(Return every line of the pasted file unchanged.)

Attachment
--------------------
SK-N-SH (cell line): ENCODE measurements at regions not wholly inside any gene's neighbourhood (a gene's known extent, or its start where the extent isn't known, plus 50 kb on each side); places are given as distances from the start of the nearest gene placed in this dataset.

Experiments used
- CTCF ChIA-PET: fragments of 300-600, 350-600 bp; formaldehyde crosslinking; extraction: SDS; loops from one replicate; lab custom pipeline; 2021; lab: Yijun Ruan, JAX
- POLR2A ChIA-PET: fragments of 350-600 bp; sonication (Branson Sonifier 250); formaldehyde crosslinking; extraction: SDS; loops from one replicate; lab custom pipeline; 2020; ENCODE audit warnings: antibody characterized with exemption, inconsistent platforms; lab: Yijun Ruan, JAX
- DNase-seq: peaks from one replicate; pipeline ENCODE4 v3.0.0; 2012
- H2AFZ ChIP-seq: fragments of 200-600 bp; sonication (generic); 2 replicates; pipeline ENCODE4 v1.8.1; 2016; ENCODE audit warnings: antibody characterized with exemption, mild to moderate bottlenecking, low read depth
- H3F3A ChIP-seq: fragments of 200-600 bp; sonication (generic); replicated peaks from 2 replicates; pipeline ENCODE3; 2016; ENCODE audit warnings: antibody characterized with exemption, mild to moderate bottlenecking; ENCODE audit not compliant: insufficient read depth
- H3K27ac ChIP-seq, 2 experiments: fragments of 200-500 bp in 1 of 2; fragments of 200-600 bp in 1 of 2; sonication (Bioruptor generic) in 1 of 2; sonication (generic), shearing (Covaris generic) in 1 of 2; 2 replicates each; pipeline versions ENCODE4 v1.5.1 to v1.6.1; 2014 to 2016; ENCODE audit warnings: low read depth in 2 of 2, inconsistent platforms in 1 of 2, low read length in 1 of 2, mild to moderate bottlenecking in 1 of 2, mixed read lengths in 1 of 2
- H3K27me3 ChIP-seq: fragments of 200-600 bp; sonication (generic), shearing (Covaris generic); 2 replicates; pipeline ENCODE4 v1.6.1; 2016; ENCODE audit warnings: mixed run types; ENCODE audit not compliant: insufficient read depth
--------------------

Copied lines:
SK-N-SH (cell line): ENCODE measurements at regions not wholly inside any gene's neighbourhood (a gene's known extent, or its start where the extent isn't known, plus 50 kb on each side); places are given as distances from the start of the nearest gene placed in this dataset.

Experiments used
- CTCF ChIA-PET: fragments of 300-600, 350-600 bp; formaldehyde crosslinking; extraction: SDS; loops from one replicate; lab custom pipeline; 2021; lab: Yijun Ruan, JAX
- POLR2A ChIA-PET: fragments of 350-600 bp; sonication (Branson Sonifier 250); formaldehyde crosslinking; extraction: SDS; loops from one replicate; lab custom pipeline; 2020; ENCODE audit warnings: antibody characterized with exemption, inconsistent platforms; lab: Yijun Ruan, JAX
- DNase-seq: peaks from one replicate; pipeline ENCODE4 v3.0.0; 2012
- H2AFZ ChIP-seq: fragments of 200-600 bp; sonication (generic); 2 replicates; pipeline ENCODE4 v1.8.1; 2016; ENCODE audit warnings: antibody characterized with exemption, mild to moderate bottlenecking, low read depth
- H3F3A ChIP-seq: fragments of 200-600 bp; sonication (generic); replicated peaks from 2 replicates; pipeline ENCODE3; 2016; ENCODE audit warnings: antibody characterized with exemption, mild to moderate bottlenecking; ENCODE audit not compliant: insufficient read depth
- H3K27ac ChIP-seq, 2 experiments: fragments of 200-500 bp in 1 of 2; fragments of 200-600 bp in 1 of 2; sonication (Bioruptor generic) in 1 of 2; sonication (generic), shearing (Covaris generic) in 1 of 2; 2 replicates each; pipeline versions ENCODE4 v1.5.1 to v1.6.1; 2014 to 2016; ENCODE audit warnings: low read depth in 2 of 2, inconsistent platforms in 1 of 2, low read length in 1 of 2, mild to moderate bottlenecking in 1 of 2, mixed read lengths in 1 of 2
- H3K27me3 ChIP-seq: fragments of 200-600 bp; sonication (generic), shearing (Covaris generic); 2 replicates; pipeline ENCODE4 v1.6.1; 2016; ENCODE audit warnings: mixed run types; ENCODE audit not compliant: insufficient read depth